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High Fat Diets

 

There has been a slow change in thinking by many nutrition ‘experts’ over the last few years. For so long it has been advised that carbohydrates should form the basis of our diets and that fat (particularly saturated fats) should be limited. This notion has been challenged by a number of high profile experts who are now advising that we eat high fat, or ketogenic, diets. What has since been started is almost a “black and white”, “us vs them” battlefield between advocates and opponents to high fat diets.

The Cholesterol Theory

One of the reasons why low fat diets have long been supported is based on the theory that high fat diets (particularly high in saturated fats) leads to increases in cholesterol, which in turn leads to increased risk of cardiovascular disease. There are a number of countries throughout the world though that go against this theory. Here in the U.K. we only need to look across to our French neighbors and look at what has become known as the French paradox [1] – even though, nationally, there is a high intake of dietary cholesterol and saturated fat, there are low rates of coronary heart disease. This appears to go completely against the cholesterol theory, although other factors may be playing a part such as levels of physical activity etc.

 

 

Proponents of high fat diets argue that it is higher levels of insulin – not cholesterol – that is the main cause of cardiovascular and metabolic diseases. This has lead to a number of studies (and personal anecdotes) showing that embarking on a high fat diet can result in weight loss and improvements in blood glucose levels and insulin sensitivity. These high fat diets promote eating more meat, fish, eggs and other foods high in natural fats such as avocados and coconuts while at the same time reducing amounts of (or completely eliminating) grains, fruits, starchy vegetables like potatoes, rice and any food high in sugar such as sweets and cakes. The diet contains a lot of animal products, and also advocates eating plenty of fibrous vegetables such as broccoli and spinach that are lower in carbohydrates.

 

One thing that high fat diet supporters do urge though is that this is not a ‘diet’ but a lifestyle – a point that may be missed by some. One of the biggest and highest profile proponents of high fat diets, Dr Tim Noakes has been quoted as saying that it is not a quick fix and that weight loss will be reverted if you go back to old eating habits.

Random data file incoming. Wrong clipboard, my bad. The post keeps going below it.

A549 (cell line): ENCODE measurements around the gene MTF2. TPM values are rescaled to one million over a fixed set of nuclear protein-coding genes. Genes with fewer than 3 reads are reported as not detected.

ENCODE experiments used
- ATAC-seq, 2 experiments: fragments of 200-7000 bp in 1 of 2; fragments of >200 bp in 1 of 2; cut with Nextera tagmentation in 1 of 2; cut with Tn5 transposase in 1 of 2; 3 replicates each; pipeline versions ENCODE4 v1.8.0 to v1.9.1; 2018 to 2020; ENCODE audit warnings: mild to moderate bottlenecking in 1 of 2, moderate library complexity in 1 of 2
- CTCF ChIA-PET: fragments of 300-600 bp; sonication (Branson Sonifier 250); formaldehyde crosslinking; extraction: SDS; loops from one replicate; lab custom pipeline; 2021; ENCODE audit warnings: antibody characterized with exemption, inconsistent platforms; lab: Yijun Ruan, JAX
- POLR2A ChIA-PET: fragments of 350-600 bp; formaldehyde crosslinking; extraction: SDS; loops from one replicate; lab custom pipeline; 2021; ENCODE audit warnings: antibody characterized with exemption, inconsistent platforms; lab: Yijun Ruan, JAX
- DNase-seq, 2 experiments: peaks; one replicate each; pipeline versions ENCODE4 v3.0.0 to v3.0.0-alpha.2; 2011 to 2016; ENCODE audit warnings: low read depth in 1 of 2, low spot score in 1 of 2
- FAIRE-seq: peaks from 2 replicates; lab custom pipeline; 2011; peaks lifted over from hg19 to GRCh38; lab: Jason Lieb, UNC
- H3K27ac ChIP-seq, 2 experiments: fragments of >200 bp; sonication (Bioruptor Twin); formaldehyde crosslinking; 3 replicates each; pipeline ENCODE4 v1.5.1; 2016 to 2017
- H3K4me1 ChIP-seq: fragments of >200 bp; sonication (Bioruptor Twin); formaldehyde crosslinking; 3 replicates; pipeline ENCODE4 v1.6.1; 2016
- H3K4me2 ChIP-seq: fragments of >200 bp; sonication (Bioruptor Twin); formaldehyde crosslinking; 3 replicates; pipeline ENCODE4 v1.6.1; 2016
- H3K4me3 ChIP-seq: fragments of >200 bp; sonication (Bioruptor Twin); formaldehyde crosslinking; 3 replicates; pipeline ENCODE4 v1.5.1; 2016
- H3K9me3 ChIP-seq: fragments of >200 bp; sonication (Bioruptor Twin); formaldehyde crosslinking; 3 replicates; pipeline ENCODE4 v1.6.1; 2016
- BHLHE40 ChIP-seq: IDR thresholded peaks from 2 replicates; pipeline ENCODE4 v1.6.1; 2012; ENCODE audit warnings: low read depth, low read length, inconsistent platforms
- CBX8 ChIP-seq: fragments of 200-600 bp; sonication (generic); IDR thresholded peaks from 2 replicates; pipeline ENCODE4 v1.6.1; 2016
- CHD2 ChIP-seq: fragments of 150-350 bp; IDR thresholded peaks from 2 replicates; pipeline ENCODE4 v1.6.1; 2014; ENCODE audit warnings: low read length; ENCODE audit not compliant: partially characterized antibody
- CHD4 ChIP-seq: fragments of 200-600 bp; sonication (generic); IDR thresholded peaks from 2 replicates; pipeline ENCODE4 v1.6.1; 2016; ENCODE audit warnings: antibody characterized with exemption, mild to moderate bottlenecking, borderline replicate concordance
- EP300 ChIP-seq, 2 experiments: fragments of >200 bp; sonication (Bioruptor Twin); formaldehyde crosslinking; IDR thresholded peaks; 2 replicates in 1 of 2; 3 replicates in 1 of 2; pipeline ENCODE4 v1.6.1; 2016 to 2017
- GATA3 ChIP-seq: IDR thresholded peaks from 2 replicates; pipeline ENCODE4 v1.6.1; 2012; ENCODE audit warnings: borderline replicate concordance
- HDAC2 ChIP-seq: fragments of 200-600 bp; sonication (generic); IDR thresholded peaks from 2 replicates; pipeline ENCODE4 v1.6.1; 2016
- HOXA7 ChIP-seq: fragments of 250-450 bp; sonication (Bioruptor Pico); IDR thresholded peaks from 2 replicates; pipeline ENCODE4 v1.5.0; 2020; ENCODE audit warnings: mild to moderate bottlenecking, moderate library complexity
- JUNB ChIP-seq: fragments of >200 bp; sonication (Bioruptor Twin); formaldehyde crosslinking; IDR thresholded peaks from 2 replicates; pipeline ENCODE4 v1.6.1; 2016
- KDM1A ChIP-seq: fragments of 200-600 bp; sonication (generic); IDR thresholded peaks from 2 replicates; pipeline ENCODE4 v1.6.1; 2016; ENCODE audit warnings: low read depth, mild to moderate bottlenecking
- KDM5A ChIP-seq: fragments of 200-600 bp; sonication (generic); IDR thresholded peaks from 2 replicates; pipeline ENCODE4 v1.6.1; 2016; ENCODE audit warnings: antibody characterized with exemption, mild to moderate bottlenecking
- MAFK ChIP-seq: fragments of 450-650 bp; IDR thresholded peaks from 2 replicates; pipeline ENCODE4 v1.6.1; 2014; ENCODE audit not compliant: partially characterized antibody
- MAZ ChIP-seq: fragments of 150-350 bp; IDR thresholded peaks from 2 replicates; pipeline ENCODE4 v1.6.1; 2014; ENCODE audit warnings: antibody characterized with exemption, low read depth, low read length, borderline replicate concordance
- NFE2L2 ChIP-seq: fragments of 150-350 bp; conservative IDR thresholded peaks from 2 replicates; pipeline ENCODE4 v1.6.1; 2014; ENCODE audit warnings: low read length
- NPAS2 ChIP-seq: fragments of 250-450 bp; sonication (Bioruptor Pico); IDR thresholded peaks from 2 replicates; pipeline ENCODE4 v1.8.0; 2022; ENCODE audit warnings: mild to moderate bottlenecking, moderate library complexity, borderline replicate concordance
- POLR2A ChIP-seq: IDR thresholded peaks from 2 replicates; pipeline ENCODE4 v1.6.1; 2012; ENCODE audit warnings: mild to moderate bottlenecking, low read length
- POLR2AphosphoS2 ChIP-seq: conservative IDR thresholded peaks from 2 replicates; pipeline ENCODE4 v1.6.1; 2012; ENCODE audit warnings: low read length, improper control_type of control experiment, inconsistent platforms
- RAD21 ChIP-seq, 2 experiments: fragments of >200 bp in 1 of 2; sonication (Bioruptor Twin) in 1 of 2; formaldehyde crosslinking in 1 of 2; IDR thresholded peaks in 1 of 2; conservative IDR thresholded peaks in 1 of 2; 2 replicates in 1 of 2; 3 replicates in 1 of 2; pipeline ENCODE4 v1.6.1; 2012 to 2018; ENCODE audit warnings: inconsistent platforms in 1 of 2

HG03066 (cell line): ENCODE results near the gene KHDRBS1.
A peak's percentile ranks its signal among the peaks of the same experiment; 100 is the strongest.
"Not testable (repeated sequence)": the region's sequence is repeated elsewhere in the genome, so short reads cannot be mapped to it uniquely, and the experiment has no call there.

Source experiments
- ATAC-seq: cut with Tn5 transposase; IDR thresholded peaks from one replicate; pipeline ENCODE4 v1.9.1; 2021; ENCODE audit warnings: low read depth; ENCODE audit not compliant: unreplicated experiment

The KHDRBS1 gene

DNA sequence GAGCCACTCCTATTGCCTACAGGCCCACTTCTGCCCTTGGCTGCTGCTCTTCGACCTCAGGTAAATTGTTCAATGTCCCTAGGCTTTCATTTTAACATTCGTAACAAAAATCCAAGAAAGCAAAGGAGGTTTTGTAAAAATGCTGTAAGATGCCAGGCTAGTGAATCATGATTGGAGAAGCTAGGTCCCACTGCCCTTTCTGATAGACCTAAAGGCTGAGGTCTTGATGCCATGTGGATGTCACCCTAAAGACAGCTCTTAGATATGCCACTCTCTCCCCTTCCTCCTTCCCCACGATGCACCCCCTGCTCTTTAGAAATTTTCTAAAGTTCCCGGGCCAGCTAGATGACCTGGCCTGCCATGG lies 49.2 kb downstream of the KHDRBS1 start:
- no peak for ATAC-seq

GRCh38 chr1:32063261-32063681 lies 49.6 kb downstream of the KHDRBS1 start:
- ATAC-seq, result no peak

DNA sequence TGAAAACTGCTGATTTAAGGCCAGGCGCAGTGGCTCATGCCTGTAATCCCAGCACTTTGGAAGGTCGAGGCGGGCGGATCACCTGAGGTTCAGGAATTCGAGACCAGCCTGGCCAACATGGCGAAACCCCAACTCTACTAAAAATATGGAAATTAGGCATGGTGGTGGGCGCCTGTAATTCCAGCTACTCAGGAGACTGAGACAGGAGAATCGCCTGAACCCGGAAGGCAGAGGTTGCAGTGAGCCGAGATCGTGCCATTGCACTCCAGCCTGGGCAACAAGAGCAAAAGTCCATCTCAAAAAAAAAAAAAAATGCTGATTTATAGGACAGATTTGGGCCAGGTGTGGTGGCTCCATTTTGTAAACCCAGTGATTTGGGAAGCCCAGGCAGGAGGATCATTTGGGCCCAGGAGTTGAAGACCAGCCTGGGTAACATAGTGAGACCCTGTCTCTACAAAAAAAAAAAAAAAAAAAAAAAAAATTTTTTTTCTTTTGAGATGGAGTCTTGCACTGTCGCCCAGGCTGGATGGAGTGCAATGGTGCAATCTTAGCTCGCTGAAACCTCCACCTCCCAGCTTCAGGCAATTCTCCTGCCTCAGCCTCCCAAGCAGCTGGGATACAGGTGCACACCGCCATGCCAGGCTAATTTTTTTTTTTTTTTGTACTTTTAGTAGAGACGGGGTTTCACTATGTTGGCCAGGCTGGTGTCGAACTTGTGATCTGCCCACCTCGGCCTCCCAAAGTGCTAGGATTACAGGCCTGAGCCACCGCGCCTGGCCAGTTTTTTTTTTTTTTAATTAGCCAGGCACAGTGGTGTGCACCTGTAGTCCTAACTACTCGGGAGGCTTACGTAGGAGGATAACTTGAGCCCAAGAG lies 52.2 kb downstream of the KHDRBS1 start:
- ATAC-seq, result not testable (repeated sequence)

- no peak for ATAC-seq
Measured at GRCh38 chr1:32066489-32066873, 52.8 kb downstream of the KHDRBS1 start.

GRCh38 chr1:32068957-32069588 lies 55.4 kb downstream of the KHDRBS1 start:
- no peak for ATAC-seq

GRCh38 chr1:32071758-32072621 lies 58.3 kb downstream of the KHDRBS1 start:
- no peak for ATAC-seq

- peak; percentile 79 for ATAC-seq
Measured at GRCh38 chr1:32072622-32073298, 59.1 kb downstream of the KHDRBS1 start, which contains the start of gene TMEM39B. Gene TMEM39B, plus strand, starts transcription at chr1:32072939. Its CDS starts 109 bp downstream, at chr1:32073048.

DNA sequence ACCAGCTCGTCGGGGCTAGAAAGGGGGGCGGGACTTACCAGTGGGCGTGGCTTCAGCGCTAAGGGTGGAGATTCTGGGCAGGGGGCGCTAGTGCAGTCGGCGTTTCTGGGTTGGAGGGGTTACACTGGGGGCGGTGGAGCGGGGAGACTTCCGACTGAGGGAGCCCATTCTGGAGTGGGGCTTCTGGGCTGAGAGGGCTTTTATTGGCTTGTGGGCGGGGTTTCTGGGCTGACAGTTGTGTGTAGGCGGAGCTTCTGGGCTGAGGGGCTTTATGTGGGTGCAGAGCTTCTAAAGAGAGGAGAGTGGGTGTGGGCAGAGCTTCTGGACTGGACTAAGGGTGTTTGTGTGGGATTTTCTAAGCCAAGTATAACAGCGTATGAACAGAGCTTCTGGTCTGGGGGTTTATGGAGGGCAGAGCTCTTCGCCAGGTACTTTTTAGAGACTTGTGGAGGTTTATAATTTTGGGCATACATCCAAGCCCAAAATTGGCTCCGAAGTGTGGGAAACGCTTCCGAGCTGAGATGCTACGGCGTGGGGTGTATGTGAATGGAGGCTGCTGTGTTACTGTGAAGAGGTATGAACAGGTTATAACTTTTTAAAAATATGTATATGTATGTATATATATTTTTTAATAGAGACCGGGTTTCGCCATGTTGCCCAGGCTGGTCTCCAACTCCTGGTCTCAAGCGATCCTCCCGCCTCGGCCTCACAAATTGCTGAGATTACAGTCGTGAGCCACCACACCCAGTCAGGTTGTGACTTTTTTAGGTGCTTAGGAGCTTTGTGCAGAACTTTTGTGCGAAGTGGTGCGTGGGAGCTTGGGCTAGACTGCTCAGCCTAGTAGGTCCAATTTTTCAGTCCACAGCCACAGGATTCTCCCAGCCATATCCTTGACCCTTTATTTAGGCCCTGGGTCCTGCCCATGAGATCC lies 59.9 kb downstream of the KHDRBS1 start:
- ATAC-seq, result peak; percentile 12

There have been many arguments about the safety of high fat diets and one thing that has been made clear by such experts as Dr Noakes is that a high fat diet is “all or nothing” and that following a high-fat diet to lose weight, but cheating with the odd carbohydrate or a glass of wine could be harmful to our health.

The bottom line

There are many short-term studies that both support and refute the high-fat diet for health and weight loss. However, as of yet there is little evidence about the effects of high-fat diets compared to other diets such as higher carbohydrate. A review paper [2] from last year looking at published studies found that in longer-terms of weight loss:

 

●  It is the reduction in energy intake in a diet that produces weight loss in overweight and obese people.

●  The weight loss experienced by individuals is the result of the reduced energy intake, no matter how the proteins, fats and carbs are arranged in the diet.

●  Because the longest follow-up in weight loss studies is 2 years, it is difficult to predict what the long-term effect of either diet will be.

 

However, this review only looked at prescribed diets that were matched for energy. In real life, most people will choose their own food and how much to eat and supporters of high-fat diets argue that people will naturally choose to eat less when eating a high fat diet (although this has again been debated).

 

One thing that both sides of the argument seem to agree on is that cutting down on the amount of sugar, processed foods and refined carbohydrates is important. Regardless of whether the diet is high in fat, carbohydrate or protein, the diets of those who live longest are often made from ‘whole foods’ and less from manufactured foods. If you are thinking about starting a high fat diet then it is important to get a health check first and consult a professional.

 

References

[1] Ferrières, J. (2004). The French paradox: lessons for other countries. Heart, 90(1), 107-111.

[2] Naude CE, Schoonees A, Senekal M, Young T, Garner P, Volmink J. Low Carbohydrate versus Isoenergetic Balanced Diets for Reducing Weight and Cardiovascular Risk: A Systematic Review and Meta-Analysis. PLoS One. 2014 Jul 9;9(7):e100652